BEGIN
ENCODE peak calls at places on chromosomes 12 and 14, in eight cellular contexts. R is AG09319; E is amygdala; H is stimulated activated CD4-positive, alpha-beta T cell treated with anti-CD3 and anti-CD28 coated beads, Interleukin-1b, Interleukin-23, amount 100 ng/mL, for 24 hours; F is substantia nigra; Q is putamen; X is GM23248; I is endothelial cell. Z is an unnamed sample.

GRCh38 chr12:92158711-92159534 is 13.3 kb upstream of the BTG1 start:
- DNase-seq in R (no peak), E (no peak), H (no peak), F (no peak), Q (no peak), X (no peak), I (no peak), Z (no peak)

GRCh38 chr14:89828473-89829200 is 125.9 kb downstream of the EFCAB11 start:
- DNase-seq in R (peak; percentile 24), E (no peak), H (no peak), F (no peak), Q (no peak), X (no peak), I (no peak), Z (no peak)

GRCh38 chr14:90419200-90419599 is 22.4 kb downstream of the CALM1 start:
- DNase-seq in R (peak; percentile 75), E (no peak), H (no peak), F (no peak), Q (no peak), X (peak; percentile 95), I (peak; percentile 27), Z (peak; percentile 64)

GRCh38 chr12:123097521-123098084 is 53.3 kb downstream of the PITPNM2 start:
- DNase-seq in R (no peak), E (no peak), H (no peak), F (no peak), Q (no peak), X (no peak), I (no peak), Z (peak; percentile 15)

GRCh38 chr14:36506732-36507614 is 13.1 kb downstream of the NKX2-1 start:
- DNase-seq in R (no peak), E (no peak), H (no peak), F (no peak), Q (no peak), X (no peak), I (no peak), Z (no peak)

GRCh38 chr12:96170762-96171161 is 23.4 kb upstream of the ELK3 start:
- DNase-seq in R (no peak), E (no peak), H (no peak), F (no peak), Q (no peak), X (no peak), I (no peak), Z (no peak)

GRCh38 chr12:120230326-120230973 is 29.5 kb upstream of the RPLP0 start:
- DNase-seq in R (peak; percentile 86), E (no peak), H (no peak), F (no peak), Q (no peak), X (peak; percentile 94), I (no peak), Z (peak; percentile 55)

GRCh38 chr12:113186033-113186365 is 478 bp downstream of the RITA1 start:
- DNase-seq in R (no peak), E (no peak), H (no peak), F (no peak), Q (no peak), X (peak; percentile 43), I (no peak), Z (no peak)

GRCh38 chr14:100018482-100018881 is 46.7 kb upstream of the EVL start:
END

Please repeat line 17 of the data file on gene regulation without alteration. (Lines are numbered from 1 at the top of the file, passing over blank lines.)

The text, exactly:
- DNase-seq in R (no peak), E (no peak), H (no peak), F (no peak), Q (no peak), X (peak; percentile 43), I (no peak), Z (no peak)